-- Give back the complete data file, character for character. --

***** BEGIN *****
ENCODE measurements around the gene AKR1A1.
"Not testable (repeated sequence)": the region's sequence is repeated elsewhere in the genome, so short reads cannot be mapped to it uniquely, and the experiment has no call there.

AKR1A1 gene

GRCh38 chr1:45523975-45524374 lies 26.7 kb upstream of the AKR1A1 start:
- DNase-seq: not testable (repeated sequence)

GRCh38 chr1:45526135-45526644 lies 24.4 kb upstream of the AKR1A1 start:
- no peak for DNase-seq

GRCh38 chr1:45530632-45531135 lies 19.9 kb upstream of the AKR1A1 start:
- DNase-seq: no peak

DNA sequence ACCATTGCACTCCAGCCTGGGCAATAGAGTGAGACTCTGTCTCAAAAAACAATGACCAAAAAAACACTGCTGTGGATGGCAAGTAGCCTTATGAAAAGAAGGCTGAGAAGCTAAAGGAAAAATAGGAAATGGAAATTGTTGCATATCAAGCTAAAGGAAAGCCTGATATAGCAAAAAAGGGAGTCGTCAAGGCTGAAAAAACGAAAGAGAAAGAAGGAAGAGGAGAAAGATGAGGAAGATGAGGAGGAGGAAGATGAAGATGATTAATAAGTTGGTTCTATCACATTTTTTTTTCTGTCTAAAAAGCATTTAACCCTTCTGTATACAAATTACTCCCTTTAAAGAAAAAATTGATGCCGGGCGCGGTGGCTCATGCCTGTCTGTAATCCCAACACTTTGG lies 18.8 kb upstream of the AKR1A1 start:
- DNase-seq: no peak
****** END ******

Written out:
ENCODE measurements around the gene AKR1A1.
"Not testable (repeated sequence)": the region's sequence is repeated elsewhere in the genome, so short reads cannot be mapped to it uniquely, and the experiment has no call there.

AKR1A1 gene

GRCh38 chr1:45523975-45524374 lies 26.7 kb upstream of the AKR1A1 start:
- DNase-seq: not testable (repeated sequence)

GRCh38 chr1:45526135-45526644 lies 24.4 kb upstream of the AKR1A1 start:
- no peak for DNase-seq

GRCh38 chr1:45530632-45531135 lies 19.9 kb upstream of the AKR1A1 start:
- DNase-seq: no peak

DNA sequence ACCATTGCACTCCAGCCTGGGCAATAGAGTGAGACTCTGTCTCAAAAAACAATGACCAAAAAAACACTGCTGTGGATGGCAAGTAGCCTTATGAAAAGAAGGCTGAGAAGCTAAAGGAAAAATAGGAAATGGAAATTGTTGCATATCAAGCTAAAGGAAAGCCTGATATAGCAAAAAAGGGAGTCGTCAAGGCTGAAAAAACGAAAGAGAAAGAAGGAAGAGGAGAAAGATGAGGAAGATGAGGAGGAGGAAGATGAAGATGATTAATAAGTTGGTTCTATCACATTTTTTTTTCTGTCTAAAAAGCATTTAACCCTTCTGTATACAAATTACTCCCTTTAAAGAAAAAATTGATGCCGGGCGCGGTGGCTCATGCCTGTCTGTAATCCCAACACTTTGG lies 18.8 kb upstream of the AKR1A1 start:
- DNase-seq: no peak